Troubleshooters: Stray dogs and other animals

Posted at 6:18 PM, Oct 26, 2022
and last updated 2022-10-26 23:19:32-04

CORPUS CHRISTI, Texas — One of the most consistent issues in and around Corpus Christi, and the entire Coastal Bend, is stray dogs and other animals attacking other animals and people.
It's what tonight's Trouble Shooters is about.

A resident of the Misty Winds Mobile Home Park on Ayers called and told us, "there are packs of dogs running around our neighborhood, and they are killing and eating cats. They've killed a duck. They've attacked an elderly woman out here."

This resident asked that his identity not be revealed for fear of retaliation, but he provided us with pictures, he took, of strays on the property.

Park management acknowledged that they're aware of the stray dog problem, and have called Animal Care Services multiple times.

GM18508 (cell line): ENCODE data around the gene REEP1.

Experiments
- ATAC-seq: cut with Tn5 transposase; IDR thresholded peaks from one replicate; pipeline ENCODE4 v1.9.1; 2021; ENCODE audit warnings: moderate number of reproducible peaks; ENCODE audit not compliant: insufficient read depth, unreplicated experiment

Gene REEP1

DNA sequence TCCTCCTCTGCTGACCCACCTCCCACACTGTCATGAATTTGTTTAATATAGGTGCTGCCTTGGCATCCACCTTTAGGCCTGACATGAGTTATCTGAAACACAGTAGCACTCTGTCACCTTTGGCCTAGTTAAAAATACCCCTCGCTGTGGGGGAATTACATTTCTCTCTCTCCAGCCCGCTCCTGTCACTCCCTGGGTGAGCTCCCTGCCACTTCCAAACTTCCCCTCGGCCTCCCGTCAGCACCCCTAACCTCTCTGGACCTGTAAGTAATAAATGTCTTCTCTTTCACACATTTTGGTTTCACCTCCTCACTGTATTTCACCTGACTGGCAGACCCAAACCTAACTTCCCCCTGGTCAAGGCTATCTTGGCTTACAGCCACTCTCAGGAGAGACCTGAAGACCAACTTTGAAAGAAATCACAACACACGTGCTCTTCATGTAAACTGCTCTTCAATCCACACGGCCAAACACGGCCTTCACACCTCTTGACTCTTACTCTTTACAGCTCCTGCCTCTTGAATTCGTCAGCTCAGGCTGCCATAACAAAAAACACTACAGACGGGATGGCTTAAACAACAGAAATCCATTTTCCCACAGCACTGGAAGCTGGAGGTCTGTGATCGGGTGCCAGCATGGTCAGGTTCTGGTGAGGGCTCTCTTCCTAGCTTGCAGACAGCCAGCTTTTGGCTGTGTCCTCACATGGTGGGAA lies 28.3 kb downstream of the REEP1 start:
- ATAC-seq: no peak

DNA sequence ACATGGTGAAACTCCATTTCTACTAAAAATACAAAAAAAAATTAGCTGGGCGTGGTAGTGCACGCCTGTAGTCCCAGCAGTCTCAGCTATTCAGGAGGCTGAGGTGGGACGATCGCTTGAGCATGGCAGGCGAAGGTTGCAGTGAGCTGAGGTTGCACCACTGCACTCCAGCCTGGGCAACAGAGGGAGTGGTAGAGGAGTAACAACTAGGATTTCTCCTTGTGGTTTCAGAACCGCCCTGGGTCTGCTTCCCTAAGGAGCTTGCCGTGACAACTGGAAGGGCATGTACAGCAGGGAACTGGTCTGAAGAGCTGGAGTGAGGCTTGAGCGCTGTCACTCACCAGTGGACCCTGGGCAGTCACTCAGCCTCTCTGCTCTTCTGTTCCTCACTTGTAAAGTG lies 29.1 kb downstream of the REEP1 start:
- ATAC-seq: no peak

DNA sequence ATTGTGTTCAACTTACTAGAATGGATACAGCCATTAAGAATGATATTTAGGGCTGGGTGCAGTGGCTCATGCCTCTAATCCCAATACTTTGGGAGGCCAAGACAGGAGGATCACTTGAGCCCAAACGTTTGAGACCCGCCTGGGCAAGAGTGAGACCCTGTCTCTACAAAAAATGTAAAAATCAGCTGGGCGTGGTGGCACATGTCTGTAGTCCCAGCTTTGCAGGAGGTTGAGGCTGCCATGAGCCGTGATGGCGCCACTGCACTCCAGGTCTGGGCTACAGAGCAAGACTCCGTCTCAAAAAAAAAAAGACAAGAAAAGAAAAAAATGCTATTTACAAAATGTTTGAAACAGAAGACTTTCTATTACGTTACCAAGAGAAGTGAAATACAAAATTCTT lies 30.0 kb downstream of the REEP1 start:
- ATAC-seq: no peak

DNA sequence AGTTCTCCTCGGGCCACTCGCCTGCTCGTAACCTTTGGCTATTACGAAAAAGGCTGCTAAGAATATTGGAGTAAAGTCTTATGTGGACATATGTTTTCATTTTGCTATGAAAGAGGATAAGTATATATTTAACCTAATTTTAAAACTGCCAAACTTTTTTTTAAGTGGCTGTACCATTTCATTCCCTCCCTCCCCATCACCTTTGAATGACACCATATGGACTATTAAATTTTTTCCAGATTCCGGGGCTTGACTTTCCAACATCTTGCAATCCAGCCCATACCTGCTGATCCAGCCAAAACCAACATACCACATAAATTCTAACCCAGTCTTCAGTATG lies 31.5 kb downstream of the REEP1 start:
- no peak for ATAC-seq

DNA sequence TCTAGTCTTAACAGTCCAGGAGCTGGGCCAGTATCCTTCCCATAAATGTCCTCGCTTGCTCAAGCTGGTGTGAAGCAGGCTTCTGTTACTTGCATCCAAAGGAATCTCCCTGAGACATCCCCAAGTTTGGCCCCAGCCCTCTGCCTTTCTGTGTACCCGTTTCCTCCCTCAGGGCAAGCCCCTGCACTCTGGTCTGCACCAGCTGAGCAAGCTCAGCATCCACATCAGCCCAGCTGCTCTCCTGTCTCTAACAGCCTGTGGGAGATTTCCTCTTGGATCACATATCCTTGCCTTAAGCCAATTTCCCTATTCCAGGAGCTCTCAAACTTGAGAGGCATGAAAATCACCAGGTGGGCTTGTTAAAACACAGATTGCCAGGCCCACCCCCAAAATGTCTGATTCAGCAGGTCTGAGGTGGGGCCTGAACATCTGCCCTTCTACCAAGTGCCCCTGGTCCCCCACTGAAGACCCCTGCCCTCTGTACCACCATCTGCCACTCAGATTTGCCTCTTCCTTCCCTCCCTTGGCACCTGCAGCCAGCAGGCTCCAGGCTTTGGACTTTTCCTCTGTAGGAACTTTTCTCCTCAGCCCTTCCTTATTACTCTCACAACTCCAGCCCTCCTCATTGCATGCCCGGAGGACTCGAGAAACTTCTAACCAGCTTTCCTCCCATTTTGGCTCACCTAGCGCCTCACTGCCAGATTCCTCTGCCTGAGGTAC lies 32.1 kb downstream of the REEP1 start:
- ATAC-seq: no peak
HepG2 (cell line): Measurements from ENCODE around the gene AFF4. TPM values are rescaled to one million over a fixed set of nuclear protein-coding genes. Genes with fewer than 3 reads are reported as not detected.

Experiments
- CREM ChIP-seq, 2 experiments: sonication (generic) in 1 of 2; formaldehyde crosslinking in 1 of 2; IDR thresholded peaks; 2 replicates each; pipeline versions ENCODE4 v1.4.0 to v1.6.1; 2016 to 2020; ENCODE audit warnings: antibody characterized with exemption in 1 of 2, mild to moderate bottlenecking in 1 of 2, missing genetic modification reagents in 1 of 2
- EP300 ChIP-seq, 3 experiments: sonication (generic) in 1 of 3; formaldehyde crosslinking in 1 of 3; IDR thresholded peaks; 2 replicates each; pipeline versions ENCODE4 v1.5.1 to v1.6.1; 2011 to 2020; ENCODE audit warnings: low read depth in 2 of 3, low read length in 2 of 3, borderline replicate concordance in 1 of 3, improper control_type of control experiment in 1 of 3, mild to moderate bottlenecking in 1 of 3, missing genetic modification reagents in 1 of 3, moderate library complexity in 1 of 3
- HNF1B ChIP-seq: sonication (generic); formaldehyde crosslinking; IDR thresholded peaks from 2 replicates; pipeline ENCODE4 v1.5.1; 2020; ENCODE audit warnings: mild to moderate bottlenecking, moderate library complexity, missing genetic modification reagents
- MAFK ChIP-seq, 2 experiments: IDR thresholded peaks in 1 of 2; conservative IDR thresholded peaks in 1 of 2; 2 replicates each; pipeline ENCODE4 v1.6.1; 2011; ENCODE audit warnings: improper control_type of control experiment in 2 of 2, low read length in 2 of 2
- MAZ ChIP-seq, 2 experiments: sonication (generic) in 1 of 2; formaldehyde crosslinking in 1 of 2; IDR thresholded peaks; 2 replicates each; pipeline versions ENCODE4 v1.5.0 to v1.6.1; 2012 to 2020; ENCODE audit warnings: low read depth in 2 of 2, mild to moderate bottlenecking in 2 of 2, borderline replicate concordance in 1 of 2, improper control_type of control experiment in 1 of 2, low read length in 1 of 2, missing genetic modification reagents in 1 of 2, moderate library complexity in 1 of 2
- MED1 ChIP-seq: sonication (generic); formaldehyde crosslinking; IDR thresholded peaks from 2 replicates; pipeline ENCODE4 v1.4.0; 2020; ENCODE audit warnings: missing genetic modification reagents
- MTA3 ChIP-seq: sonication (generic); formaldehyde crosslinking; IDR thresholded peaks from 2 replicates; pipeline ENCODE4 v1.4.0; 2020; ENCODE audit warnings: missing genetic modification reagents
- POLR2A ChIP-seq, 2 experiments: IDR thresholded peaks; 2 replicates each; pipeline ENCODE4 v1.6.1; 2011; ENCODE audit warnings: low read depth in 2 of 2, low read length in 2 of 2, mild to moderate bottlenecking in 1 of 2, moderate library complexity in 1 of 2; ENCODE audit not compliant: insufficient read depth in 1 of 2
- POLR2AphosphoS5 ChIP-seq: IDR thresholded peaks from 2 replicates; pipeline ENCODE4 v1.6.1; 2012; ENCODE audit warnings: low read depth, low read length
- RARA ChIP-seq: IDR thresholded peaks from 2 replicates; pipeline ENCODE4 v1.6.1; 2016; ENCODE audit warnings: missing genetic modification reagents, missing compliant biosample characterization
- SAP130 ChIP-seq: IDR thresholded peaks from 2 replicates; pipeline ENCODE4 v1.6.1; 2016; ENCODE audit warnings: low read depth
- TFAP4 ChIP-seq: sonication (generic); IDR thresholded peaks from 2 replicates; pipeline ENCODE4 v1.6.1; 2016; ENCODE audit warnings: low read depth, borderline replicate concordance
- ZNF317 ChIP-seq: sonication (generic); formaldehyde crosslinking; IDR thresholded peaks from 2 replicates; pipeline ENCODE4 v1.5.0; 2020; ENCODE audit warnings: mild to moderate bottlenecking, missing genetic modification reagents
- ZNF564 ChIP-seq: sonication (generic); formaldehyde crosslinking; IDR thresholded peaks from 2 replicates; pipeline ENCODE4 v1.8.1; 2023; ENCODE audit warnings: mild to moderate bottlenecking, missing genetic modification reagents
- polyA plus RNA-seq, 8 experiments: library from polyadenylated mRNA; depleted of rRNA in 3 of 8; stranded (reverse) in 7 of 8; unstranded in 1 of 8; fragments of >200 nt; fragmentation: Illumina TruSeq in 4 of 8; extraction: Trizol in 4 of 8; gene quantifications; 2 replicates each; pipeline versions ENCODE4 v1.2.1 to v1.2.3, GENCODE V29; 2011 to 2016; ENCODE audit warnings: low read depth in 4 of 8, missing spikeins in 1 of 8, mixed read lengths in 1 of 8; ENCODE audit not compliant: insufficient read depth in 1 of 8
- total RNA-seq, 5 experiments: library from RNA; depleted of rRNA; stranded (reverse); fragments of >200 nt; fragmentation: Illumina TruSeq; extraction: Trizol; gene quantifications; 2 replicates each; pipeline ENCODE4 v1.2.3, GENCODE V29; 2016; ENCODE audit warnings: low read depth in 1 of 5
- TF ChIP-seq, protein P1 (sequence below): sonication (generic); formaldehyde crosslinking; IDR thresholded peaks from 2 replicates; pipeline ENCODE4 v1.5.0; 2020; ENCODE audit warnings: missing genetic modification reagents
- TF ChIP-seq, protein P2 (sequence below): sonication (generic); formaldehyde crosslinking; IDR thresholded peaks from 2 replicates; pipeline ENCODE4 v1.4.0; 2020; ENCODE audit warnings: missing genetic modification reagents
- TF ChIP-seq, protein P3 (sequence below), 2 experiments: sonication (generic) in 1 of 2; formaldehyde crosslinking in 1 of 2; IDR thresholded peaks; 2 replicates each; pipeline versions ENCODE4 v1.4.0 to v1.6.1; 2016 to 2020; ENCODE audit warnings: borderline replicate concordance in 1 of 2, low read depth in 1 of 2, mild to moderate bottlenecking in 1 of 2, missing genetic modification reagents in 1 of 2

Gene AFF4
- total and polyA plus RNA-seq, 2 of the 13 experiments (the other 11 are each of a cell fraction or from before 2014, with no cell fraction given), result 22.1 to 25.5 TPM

"A large majority of those dogs are owned. Those dogs are owned by people who live at the mobile home park," said Joel Skidmore with Animal Care Services.

The Trouble Shooters wanted to know how many calls his office has received from Misty Winds. He said 17 over the past 30 days.

"Every time you walk out your front door, are you always looking around? Always on alert? There's elderly people out here. There's a lot of young children. There's people that walk their dogs that would get attacked," said the resident.

While driving thru the park, we spotted a few untethered dogs.

Skidmore said a new city ordinance requires all owned dogs be microchipped for identification purposes, or face a citation.

"If we are able to determine ownership of those dogs, the owner of the animal that was attacked , whether it's a cat, whether it's another dog, they're able to come up to ACS and they're able to file an aggressive dog affidavit."

Skidmore further points out that if the animal isn't chipped, officers can pick it up, however, whether or not they can bring it to ACS depends on whether there's room.

He offers 3 tips to follow if you find yourself confronted with a stray vicious animal.
Don't approach it if you know don't know it.
Call ACS and the city's 3-1-1 Emergency number.

And don't run.

Don't trigger the animal's predatory instincts

Skidmore says his officers respond to calls on a priority basis, even though they are short-staffed

He encourages everyone who sees something involving strays, call Animal Care Services.